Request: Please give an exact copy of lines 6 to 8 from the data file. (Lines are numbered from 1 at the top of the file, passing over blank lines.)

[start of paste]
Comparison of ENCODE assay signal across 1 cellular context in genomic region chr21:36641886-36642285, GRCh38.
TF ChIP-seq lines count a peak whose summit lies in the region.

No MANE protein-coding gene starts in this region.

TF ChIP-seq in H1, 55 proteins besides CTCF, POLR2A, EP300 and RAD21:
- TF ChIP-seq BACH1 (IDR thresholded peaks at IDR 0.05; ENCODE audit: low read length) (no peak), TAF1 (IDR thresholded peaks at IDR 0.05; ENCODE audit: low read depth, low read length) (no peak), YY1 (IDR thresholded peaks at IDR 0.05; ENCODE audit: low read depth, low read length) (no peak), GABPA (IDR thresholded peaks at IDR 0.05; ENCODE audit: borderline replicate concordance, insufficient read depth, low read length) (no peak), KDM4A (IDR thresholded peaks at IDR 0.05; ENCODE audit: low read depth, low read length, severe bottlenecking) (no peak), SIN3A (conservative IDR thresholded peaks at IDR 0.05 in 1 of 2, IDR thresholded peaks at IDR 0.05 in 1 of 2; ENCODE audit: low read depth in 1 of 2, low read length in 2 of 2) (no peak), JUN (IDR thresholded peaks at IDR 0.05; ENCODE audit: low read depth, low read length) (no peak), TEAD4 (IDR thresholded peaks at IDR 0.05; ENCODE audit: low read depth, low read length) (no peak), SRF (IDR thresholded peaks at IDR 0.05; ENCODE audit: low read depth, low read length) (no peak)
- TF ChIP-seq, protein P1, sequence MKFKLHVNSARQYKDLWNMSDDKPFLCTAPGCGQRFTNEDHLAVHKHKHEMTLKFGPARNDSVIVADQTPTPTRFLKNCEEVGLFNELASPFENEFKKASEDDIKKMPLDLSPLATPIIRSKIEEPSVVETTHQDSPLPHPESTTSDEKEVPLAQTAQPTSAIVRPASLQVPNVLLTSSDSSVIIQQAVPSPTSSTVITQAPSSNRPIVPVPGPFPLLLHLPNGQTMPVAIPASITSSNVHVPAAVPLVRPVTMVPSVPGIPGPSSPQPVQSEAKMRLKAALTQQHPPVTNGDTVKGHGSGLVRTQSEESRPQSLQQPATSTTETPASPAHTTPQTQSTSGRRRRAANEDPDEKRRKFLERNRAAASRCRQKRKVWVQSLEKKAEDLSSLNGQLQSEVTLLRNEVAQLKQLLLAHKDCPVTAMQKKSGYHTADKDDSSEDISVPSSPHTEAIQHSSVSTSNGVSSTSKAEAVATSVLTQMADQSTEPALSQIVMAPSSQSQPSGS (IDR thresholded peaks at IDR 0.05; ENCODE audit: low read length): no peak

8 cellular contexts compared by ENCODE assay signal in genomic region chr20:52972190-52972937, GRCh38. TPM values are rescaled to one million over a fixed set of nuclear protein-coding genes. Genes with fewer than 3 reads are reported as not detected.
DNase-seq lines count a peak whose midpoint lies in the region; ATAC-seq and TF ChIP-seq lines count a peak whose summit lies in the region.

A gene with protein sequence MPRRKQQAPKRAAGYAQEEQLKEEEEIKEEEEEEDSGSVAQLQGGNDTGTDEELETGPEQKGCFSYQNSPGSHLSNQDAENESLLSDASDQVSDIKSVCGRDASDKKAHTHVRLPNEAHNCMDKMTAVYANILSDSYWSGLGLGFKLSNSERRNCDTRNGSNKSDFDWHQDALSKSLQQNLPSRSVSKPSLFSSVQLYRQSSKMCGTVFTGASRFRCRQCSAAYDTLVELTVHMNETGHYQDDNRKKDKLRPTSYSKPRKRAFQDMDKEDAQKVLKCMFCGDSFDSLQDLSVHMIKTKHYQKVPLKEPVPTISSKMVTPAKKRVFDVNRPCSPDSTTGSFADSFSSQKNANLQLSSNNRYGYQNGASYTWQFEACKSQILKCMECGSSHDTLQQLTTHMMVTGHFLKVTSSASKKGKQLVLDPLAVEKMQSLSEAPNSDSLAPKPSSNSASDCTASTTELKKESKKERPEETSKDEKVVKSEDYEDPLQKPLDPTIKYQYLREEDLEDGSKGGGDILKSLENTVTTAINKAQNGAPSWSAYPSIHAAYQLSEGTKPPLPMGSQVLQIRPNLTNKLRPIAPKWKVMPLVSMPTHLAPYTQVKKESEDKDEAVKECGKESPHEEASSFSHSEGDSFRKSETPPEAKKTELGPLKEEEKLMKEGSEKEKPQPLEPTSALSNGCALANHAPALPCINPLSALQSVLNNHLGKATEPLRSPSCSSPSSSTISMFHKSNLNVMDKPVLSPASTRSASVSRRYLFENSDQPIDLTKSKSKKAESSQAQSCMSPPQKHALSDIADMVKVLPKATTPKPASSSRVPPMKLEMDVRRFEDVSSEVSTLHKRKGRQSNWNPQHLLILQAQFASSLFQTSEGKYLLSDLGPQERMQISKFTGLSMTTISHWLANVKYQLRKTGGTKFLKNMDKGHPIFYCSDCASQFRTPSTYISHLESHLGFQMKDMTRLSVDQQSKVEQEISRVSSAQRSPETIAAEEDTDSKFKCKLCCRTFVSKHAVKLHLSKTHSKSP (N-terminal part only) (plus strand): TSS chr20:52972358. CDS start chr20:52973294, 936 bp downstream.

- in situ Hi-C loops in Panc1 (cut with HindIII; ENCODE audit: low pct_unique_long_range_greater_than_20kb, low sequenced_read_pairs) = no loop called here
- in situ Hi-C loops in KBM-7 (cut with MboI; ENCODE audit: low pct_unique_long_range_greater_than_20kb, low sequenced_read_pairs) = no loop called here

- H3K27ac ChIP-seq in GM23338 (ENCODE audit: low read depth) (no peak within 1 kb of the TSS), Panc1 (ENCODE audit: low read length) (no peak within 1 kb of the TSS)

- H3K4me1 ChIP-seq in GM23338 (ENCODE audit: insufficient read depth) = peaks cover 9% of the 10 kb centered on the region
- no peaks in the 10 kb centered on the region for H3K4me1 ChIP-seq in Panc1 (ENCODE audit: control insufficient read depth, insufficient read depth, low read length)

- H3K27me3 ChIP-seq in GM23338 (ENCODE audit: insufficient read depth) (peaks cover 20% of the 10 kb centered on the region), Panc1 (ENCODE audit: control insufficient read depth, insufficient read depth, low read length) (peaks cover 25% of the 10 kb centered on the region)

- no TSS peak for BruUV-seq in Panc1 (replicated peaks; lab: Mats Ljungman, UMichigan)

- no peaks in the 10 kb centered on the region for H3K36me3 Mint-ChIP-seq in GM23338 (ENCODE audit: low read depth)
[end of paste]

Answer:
- TF ChIP-seq, protein P1, sequence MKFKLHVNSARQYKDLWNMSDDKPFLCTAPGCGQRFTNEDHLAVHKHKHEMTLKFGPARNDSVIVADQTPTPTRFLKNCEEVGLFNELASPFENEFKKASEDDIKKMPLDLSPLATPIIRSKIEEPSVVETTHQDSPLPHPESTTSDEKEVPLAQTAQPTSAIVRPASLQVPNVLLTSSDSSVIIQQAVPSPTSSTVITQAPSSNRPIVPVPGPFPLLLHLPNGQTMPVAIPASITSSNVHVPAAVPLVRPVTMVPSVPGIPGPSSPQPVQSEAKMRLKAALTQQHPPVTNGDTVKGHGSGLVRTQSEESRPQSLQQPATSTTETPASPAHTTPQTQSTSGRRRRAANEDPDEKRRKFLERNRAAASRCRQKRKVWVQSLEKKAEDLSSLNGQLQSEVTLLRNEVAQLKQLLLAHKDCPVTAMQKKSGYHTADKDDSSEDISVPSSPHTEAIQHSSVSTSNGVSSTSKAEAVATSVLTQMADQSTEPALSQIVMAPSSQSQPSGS (IDR thresholded peaks at IDR 0.05; ENCODE audit: low read length): no peak

8 cellular contexts compared by ENCODE assay signal in genomic region chr20:52972190-52972937, GRCh38. TPM values are rescaled to one million over a fixed set of nuclear protein-coding genes. Genes with fewer than 3 reads are reported as not detected.
DNase-seq lines count a peak whose midpoint lies in the region; ATAC-seq and TF ChIP-seq lines count a peak whose summit lies in the region.